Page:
I was all set to complain about needless reduplications of the
standard repertoire that don't offer anything new. But the young
Tugan Sokhiev, winner of the 2000 International Prokofiev Competition,
has a distinctive take on both these scores, even if he's committed
one of them to record prematurely.
The conductor is at his best in the Mussorgsky-Ravel picture gallery,
displaying a nice feel for orchestral color and texture. In
the first half of the score, his relaxed tempi favor certain
expressive choices. The opening Promenade, soft in attack
yet clean and full, suggests an easy stroll into the gallery.
Gnomus is deliberate and mysterious; The Old Castle
begins plainly, gradually expanding into a sinuous nostalgia.
The central section of Tuileries is delicately, tenderly
phrased, and the tapered ending is a nice touch. Bydlo
goes with a sense of grim purpose -- Sokhiev understands that
the low, filled-in textures produce a sufficiently lumbering
effect without dragging -- after which the next Promenade
seems unusually thoughtful.
After the perky Ballet of the Unhatched Chicks -- this and Limoges,
the other scherzando movement, are okay, nothing special
-- Sokhiev's stark, pictorial treatment of Samuel Goldberg
and Schmuyle stands out. The opening string gesture, weighty
and imposing, vividly evokes the overbearing businessman. The
trumpet response is accented the right way, for a change --
it's astonishing how many competent players get this detail
wrong; perhaps it's a bit too lithe and buoyant, but it's effective
when pitted against the string theme. In the coda, Sokhiev leans
on the descending, "beseeching" phrases so as to emphasize
the nagging augmented second, before the uncompromising final
cadence -- well done.
In Catacombs, the conductor carefully times and weights the
chords and pauses, much as a Lied singer does with words
and syllables, enhancing the drama; the closing woodwind phrases
of Cum mortuis in lingua mortua are clear and pliant.
After all the relative deliberation, Sokhiev's fleet, poised
Baba Yaga is a surprise. At the peak of the final rushing
upward scale, the first chord of Great Gate of Kiev arrives
attacca, "resolving" it; Sokhiev moves smartly
through the closing statements, eschewing heavy rhetoric, for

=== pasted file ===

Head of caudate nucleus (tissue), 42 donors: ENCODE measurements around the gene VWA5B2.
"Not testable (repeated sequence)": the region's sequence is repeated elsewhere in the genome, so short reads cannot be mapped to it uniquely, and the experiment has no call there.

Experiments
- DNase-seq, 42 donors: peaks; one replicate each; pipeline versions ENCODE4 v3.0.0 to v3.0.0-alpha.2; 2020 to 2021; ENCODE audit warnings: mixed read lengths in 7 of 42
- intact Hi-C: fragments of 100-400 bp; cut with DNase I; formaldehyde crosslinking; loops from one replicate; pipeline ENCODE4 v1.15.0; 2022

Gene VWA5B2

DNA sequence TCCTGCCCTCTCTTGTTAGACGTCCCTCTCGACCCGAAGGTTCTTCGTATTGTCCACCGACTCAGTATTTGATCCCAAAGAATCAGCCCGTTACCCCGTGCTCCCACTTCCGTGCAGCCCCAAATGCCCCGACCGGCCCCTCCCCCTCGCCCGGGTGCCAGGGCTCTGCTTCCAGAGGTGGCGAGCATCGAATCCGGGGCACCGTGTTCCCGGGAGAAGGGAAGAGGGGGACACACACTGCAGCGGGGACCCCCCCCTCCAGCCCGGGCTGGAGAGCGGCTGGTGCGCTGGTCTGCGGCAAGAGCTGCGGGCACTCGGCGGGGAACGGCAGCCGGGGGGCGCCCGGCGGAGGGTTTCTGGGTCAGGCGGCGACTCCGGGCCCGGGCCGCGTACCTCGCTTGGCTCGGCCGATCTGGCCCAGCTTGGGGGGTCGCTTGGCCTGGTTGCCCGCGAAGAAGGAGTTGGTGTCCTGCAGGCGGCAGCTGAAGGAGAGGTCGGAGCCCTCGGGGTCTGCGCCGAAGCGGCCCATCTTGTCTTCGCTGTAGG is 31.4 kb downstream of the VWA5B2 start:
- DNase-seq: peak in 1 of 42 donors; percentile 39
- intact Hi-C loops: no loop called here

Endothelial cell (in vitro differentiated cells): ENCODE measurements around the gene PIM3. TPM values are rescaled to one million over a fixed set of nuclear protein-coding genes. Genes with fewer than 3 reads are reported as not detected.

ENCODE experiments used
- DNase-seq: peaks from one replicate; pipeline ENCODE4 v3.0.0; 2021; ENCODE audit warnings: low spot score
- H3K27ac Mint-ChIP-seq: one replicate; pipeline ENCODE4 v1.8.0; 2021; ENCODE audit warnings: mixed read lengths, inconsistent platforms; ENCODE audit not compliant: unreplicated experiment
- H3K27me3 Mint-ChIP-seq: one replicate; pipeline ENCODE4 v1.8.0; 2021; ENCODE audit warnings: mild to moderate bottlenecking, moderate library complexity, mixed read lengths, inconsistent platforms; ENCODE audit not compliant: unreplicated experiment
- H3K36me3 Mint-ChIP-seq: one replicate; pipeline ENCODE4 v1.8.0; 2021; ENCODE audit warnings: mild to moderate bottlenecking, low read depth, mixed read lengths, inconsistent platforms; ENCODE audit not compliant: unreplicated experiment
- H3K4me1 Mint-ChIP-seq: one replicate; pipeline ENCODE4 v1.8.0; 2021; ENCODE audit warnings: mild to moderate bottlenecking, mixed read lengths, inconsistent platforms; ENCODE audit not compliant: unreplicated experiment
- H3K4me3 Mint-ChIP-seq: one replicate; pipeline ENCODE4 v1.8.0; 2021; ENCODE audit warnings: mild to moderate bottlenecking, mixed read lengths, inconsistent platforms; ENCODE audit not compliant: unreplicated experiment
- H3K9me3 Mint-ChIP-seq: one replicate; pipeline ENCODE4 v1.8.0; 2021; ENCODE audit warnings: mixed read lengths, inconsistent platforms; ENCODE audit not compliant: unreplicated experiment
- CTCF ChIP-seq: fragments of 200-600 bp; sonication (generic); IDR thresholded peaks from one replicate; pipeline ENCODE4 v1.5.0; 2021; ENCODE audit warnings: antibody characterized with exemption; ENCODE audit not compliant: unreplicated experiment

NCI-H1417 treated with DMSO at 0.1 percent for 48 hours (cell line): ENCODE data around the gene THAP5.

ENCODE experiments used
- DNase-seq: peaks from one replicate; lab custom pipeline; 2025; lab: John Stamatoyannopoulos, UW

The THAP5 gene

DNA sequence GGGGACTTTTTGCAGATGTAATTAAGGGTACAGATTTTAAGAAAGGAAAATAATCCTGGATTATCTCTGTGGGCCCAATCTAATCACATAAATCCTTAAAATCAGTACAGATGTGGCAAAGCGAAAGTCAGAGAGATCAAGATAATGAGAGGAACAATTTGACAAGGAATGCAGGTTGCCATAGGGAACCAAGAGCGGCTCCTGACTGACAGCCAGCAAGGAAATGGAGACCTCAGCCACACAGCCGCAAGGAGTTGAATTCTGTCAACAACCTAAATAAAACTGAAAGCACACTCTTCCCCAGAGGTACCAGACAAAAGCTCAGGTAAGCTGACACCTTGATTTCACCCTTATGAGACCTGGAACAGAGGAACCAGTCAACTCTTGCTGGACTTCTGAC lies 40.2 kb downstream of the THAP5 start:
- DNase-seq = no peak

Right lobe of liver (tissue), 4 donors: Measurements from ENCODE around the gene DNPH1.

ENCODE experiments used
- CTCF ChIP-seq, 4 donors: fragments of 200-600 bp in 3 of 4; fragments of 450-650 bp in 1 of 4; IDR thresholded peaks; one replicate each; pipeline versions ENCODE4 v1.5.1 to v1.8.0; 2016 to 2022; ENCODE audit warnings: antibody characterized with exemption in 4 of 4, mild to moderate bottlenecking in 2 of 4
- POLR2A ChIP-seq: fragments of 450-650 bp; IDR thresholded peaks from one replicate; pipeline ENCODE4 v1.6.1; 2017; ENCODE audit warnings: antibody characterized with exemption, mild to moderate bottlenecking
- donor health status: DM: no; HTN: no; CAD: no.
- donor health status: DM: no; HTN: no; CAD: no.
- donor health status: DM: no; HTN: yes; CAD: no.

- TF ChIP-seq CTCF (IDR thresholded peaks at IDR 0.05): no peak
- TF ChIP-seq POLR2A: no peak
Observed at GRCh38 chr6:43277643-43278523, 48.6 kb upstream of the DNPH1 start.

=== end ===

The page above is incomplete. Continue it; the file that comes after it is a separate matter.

a satisfying conclusion.
The Tchaikovsky symphony certainly begins promisingly. The full-throated
horn fanfares immediately seize attention, and the change of
color and texture at 1:06, when clarinets and bassoons take
over, is a nice touch. Sokhiev launches the main theme with
assurance, with velvety string pulses gently nudging it forward;
in the graceful, lilting second group, the violin duet at 6:25
is clean and quiet, as are the woodwinds at 7:03; the exposition
closes thrillingly. But in the development, with its syncopations
and hemiolas displacing the basic pulse, a creeping cumulative
unease sets in. The tricky cadences at 9:40 and 9:46 are insecure,
after which, despite some further attempts to shape and color
the phrases, the performance becomes about just getting through.
The recapitulation is more settled, but one expected more --
the woodwind phrases in the coda, which could have been luminous,
are ordinary. It's a curious trajectory for this movement --
from outstanding to insecure to serviceable -- and it's in keeping
with what follows.
The slow movement starts out well enough, though the various woodwind
soli are self-consciously molded, but the under-articulated
Trio thickens after 4:41, where the woodwinds and strings seem
not quite together as the music builds. The Scherzo works, routinely.
In the finale, I liked Sokhiev's clipped phrase-endings in the
second subject, but every time Tchaikovsky leads us back to
the first theme, the running sixteenth notes accelerate and
Were this a mid-priced issue -- it's going for full price Stateside
-- I could recommend the Pictures performance. In a comprehensive
library, it'd make a nice foil for a more overtly virtuosic rendering
-- Reiner's, say, or Ormandy's (both RCA) -- and it's more interesting
than the similarly conceived readings of Karajan (DG) and Ozawa
(also RCA). The Tchaikovsky is simply uncompetitive.
Stephen Francis Vasta
see also Review
by David Barker